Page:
For a quick mini-lesson about Sicily’s wine renaissance, see this article from Best of Sicily Magazine.

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29 comments to Wine, Women & …

  • Suan

    Sicilia…un Paradiso!
    My father was born in Messina and my heart longs to be there!


  • Lisa

    I am trying my best to move to Sicily and if all goes well, I could be there as early as February. Your blog has been a treat. I can’t wait to learn more about Sicilian wine.

  • liz

    Havivng just recently acquired my dual citizenship, Italian/American, I find myself wanting to know as much as I can about the beautiful Island of Sicily where my grandfather was born. My family and I are always in support of Sicilian wines. We tend to favor them over all the rest when wine shopping. It would be a pleasure to own this book that you are giving away…and reading all the comments has me yearning for a glass of good red wine and a trip to Sicily…

  • Brian

    Oh my oh my! I’m off to the wine store in search of Sicilian wine.

  • Jann, I marvel at how so many of your readers/fans(!) know Sicily or have familial connections there; whereas for me, who has no first-hand knowledge or connections, you have presented such vivid images and intriguing tales that I feel I have a sense of the place and cannot wait for an opportunity to BE there and experience first hand. Thank you for the inspiration!

  • Matt Grippi

    I am enjoying your Blog about Sicily. Great photographs. Also interested in the wine culture that is emerging. I hope to travel to the land of my ancestors this next year. Keep up the good work.

    • Jann

      Hi Matt, thanks for reading! Keep us up to date with your travel plans for Sicily! Would love to know where you decide to go.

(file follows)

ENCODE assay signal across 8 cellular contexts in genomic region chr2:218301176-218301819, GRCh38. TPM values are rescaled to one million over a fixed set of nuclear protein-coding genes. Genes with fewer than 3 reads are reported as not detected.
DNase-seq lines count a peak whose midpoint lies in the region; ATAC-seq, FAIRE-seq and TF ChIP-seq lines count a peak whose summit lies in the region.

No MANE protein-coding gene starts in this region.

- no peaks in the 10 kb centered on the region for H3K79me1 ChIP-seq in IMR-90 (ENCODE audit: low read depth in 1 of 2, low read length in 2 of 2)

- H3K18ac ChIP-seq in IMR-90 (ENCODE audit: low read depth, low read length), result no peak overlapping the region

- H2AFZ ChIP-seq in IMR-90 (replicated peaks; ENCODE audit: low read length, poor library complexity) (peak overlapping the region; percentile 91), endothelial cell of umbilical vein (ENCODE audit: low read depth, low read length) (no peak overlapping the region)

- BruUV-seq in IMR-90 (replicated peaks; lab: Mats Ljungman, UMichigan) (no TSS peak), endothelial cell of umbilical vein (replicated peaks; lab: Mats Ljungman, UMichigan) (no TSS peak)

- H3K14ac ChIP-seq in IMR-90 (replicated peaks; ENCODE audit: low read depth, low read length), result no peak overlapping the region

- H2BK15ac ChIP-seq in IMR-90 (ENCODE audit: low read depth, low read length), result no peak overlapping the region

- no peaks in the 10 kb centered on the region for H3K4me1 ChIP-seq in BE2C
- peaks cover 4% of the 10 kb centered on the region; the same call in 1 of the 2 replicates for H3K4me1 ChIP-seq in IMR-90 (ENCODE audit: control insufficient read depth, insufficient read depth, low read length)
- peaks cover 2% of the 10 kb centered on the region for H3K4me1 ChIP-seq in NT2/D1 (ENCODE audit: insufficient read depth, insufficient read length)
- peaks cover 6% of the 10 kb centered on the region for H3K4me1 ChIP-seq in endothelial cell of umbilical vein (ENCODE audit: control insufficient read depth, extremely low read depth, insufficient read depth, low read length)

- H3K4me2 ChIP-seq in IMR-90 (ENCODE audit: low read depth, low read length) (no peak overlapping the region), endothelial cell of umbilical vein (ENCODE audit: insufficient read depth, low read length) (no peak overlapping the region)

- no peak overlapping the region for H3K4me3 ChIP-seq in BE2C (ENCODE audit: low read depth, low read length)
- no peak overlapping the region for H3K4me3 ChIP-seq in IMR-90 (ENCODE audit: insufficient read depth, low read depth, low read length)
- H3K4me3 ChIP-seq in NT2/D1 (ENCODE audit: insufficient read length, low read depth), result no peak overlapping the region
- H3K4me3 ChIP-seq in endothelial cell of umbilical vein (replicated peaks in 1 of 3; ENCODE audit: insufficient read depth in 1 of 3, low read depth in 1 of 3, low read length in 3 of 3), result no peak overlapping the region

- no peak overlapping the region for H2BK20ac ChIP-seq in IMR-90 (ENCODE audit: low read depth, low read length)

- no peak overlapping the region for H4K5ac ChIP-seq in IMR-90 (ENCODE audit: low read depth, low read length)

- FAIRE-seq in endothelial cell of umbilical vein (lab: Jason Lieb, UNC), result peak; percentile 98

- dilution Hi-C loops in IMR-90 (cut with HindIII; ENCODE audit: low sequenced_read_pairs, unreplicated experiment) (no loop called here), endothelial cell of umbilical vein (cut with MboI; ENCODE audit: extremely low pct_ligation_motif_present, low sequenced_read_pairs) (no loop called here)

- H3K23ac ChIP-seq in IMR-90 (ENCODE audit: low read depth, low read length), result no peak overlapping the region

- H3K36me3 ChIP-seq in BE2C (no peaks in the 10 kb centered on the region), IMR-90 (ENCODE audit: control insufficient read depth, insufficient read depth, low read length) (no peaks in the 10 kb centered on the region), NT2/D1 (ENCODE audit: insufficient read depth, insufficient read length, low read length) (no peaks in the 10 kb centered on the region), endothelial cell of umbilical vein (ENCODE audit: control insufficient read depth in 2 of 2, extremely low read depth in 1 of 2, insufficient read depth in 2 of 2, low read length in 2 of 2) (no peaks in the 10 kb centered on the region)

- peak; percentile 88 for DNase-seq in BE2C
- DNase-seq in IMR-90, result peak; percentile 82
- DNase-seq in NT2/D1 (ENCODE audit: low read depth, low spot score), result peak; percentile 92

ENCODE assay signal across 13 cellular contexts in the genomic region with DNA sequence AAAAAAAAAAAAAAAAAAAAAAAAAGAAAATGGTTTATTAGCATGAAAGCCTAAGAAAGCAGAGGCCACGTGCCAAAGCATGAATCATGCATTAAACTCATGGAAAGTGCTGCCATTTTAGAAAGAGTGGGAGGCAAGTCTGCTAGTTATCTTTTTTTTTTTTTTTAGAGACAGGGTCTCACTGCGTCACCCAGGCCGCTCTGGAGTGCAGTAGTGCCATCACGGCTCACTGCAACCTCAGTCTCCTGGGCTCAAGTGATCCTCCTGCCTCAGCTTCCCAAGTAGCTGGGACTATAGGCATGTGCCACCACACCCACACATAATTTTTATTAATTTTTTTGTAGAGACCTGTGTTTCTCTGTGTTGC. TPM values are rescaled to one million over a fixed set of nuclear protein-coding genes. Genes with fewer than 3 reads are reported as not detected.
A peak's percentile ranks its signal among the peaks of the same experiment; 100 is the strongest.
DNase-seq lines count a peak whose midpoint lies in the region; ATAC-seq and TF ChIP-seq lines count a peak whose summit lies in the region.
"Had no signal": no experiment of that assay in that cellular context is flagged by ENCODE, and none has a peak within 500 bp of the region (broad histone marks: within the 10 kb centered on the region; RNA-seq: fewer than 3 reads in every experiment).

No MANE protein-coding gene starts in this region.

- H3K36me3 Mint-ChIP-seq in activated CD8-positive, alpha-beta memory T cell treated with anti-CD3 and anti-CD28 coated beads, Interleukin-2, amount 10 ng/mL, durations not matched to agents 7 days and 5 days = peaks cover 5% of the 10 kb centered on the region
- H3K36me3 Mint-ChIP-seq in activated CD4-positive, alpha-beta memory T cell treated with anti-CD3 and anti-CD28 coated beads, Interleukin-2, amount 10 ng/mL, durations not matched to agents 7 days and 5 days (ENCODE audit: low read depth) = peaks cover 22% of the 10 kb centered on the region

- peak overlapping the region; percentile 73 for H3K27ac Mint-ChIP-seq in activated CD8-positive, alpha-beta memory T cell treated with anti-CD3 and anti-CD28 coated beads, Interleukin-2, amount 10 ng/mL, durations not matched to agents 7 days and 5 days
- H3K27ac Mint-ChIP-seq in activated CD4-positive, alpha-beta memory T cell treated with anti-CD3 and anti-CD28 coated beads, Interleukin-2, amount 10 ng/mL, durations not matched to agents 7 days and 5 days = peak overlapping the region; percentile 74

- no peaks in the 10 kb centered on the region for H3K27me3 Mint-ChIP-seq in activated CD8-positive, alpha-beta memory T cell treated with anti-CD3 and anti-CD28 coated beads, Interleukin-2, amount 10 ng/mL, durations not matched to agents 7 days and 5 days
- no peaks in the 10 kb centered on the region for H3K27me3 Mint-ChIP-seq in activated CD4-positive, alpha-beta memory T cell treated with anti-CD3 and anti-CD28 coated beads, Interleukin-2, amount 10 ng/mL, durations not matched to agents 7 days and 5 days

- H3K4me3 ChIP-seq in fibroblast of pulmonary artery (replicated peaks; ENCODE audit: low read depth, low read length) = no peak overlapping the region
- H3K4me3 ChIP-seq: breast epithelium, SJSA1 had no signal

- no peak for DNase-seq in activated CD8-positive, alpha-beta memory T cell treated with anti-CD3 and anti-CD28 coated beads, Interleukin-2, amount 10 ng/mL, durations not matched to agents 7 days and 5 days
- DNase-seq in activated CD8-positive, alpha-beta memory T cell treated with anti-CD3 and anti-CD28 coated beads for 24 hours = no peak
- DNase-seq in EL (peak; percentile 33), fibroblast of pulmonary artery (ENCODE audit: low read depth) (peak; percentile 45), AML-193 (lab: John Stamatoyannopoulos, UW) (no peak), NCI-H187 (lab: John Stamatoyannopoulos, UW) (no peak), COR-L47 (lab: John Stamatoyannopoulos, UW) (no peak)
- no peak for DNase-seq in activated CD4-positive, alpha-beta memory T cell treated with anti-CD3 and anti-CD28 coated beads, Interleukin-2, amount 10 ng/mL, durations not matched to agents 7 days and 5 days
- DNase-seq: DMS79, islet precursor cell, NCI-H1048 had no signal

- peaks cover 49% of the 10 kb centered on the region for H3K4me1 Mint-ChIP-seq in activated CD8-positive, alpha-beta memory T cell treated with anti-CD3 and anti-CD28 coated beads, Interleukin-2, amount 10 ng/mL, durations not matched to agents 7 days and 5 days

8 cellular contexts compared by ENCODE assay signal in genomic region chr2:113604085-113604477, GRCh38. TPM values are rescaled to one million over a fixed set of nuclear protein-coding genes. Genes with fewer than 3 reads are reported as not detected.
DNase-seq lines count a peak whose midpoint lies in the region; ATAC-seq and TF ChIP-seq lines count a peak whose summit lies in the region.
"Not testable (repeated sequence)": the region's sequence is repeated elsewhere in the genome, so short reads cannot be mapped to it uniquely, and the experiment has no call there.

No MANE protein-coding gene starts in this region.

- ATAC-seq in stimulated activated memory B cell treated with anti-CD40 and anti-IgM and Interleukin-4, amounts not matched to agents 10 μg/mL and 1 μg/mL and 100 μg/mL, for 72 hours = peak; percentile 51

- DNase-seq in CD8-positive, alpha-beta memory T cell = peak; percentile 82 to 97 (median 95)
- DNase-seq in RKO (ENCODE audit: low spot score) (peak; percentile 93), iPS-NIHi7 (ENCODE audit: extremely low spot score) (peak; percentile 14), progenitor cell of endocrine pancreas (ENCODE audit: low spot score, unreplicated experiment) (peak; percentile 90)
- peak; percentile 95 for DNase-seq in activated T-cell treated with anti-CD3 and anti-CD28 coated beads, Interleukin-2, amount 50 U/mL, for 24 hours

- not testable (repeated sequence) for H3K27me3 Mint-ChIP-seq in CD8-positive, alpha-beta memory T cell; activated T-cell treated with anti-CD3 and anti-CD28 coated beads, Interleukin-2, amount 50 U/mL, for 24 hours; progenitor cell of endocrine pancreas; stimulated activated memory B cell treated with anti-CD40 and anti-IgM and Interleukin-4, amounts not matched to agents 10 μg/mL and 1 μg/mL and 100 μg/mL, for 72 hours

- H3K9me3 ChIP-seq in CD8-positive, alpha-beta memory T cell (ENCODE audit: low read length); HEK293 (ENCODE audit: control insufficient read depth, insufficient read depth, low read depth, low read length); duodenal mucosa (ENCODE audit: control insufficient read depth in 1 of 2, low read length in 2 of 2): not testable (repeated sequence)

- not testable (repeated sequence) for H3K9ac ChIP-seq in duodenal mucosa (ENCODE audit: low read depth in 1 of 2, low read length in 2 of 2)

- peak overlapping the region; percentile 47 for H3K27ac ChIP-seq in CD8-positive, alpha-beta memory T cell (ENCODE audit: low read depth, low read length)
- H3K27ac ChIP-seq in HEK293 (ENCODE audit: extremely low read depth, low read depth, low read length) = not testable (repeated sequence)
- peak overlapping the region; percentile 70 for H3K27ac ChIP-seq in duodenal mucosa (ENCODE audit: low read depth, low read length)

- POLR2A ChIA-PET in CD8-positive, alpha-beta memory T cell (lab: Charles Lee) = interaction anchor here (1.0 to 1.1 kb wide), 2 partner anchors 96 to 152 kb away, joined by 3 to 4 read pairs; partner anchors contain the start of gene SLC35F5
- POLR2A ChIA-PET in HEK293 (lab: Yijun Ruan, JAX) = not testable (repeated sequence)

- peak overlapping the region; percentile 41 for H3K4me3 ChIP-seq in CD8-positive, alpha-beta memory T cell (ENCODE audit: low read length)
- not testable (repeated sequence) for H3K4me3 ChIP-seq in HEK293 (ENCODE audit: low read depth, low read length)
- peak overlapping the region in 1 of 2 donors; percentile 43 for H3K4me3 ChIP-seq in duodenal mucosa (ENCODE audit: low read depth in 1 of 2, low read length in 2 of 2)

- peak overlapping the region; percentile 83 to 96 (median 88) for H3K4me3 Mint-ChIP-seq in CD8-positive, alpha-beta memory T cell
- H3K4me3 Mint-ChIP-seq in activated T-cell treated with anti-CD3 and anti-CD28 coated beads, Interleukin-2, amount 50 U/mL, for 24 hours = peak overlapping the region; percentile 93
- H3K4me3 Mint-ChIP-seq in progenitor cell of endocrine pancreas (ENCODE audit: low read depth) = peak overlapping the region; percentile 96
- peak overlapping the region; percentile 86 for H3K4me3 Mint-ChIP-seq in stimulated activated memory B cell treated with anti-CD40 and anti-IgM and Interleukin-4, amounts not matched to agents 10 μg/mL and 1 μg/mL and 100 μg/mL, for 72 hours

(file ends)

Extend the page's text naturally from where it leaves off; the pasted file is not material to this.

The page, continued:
• richard losacano

    Great article! I just finished reading Camuto’s book for the second time. This past spring and summer I stayed in Linguaglossa and thoroughly enjoyed reading Camuto wonderful description of the wine people of the Etna region. Beware Etna Rosso is powerful stuff!

    • Jann

      Hi Richard–I’m dying to get to Linguaglossa and all those little places on Etna, especially now that I’ve read the book. Funny coincidence: We just bought our first bottle of Etna Rosso–haven’t opened it yet, but we will beware! 🙂

  • Love the book and your website and Sicily and Arianna and her sister Faustina.

    • Jann

      Hi Faith, thanks so much for your comment. I’ve been seeing your name all over the place recently and can’t wait to read your books. And what a beautiful and luscious site you have!!!

  • Karen

    I am in the middle of reading this wonderful book having started it while I was over there picking olives… Camuto is a gem and I want to read him slowly. For someone who feels passionately about the island, he articulates so well how it never fails to take my breath away. Read it with a glass of Nero or a crisp Passito from Lipari or Salina at your side.